To Succeed You Must Get Really Good at This First
I’d like to tell you a story about how 13 grams of wood and the tears of a 10-year-old changed the way I look at success.
When my daughter was six years old I started coaching her in a program called Destination Imagination. It’s a creative problem-solving program that teaches kids how to think creatively by giving them challenges that involve building, performance, and teamwork. It’s basically a boot camp for overcoming obstacles.
In her fifth year of the program their challenge was to build a structure out of 13 grams of wood that would support the maximum weight possible. That’s the equivalent of three standard pencils.
The reactions from the kids to these challenges always followed three phases.
First there was, “Huh, that’s impossible!”
Second, there was, “Wait, what if we do this?”
Third, there was, “Aha, if we combine this way and that way it might just work!”
When they had finally figured out a way to solve the challenge I’d praise them for their ingenuity and then I’d say, “That’s great. Now, make it better!”
Their initial reaction was always, “But how are we going to do that?” Most often even I wasn’t sure how, but even if I did have an idea Destination Imagination has a strict policy of non-interference from anyone outside the team, especially adults. They had to figure it out on their own. I’d watch them fail over and over at ideas I knew would not work. But then they’d come up with something I was convinced was absolutely ridiculous–amazingly, it would work!
Over the years I got accustomed to suspending my disbelief and they got accustomed to just blowing through failure after failure, unfazed and unfrazzled, bouncing off of obstacles like little amoebas looking for their way through a maze.
The structure that they built during this particular season held nearly 100 pounds; pretty impressive for 13 grams of wood. That’s a ratio of 1:3,500, or, to put it into perspective, that would be like me holding up a SpaceX Falcon 9 Rocket! Their structure came complete with buttresses and anti torque cross members; an engineering marvel that should have gained them admittance to MIT–on full scholarships.
“…they got accustomed to just blowing through failure after failure, unfazed and unfrazzled, bouncing off of obstacles like little amoebas looking for their way through a maze.”
Yet, on competition day, when the time came to test it in front of an audience of hundreds in the school gymnasium, this marvel of fifth grade engineering collapsed under less than 20 pounds! They were devastated, their spirits crushed just as suddenly as their structure. Watching all of their hard work and enthusiasm squashed under a measly twenty pounds broke my heart
I tried to console them after the competition but my daughter was nowhere to be found. I searched the school looking for her and finally found her hiding under the stairwell, hugging her knees, and sobbing uncontrollably. I had that horrid feeling that every parent knows all too well; that teachable moment when you struggle to find something profound to say: “It’s ok honey;” “You did your best; “There will be another day;” “You’ll learn from your mistakes;” But none of that sounded sincere.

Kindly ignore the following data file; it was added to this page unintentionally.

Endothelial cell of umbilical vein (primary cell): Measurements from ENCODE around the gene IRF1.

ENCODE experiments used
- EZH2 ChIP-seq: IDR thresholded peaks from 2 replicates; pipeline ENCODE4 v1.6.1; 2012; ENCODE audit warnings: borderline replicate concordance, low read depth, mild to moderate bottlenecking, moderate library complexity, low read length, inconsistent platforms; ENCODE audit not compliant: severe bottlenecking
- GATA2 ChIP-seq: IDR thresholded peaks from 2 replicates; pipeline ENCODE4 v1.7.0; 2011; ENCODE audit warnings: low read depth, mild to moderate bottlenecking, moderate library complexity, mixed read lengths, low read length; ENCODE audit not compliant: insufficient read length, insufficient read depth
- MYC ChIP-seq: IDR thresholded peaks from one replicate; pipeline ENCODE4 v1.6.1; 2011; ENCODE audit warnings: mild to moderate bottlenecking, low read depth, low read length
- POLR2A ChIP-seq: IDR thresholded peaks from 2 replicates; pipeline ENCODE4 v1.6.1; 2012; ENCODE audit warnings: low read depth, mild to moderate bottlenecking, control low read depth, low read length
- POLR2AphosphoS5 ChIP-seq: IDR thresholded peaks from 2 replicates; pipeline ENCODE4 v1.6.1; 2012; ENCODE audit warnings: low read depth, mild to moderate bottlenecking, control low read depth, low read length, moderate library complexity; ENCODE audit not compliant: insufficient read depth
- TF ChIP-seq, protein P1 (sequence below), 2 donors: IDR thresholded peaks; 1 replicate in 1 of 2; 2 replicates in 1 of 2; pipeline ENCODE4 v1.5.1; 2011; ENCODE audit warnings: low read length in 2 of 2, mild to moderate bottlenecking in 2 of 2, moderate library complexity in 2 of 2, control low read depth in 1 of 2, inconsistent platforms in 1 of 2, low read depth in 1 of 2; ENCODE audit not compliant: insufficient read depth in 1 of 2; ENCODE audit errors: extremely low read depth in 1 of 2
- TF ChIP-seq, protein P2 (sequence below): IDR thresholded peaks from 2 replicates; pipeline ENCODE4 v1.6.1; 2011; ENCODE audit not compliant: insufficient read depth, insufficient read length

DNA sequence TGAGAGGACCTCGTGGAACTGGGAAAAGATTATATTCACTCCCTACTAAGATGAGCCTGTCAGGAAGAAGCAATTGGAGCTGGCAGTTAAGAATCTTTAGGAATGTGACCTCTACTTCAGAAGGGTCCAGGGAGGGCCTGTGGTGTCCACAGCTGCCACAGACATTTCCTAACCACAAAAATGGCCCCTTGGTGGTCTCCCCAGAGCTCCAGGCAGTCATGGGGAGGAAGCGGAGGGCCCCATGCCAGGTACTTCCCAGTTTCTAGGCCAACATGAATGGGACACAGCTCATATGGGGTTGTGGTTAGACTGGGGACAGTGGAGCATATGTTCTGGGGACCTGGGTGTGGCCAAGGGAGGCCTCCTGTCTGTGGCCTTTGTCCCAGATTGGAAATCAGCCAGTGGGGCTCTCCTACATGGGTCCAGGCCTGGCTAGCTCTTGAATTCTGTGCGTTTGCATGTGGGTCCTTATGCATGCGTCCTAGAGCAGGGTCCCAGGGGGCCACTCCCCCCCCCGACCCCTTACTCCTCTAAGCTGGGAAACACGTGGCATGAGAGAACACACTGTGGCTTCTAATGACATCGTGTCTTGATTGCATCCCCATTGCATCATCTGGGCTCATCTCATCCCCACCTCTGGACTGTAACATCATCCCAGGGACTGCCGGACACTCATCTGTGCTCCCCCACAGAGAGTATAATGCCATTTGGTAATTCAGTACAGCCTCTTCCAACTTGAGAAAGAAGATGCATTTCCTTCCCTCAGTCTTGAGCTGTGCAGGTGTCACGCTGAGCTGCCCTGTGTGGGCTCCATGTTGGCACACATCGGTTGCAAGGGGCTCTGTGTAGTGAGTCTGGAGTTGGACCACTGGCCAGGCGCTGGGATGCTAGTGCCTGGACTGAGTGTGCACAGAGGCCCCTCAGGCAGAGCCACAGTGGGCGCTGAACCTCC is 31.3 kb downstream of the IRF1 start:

Instead I reached out to her, held her hands, propped up her chin to look at her, and said, “I’m proud of you for crying.”
She looked at me with eyes swollen, tears running down her cheeks, and asked “Why?”
“Because it mattered to you enough to feel this strongly about it. You should be proud that you care this much because that’s why you’ll succeed at the really important things in life. What’s important to me is not how well your structure held up, it’s how well you hold up.”
Mia held up pretty well; she stayed in the program for seven more years, making it to the state finals twice, and eventually coaching her own team.
At some point in our life–usually a very early age, well beyond where our adult memory can reach–we start to keep track of our failures. Before that point failure does not exist, only signposts that redirect us towards success. Not coincidentally, that’s when neuroscientists tell us we learn the fastest.
“…their tenacity outlives that of their peers, their commitment outpaces their fear, and their relentless ambition eventually outweighs their failures.”
As we mature most of us become masters at keeping track of failures; our own and those of the people around us. We tally all of the reasons why something won’t work. And yet, when I look at the people I know who have succeeded, in a big way, it’s clear that they don’t do a good job of keeping track, they just plow forward; their tenacity outlives that of their peers, their commitment outpaces their fear, and their sense of purpose eventually outweighs their failures.
“But wait,” you’re saying, “failure has economic consequences.” Yes, indeed, failure has many consequences. Paving a path to success is also one of them. Take a lesson from a 10-year-old, stop keeping track and keep moving forward.
This article was originally published on Inc.
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Tom Koulopoulos is the author of 10 books and founder of the Delphi Group, a 25-year-old Boston-based think tank and a past Inc. 500 company that focuses on innovation and the future of business. He tweets from @tkspeaks.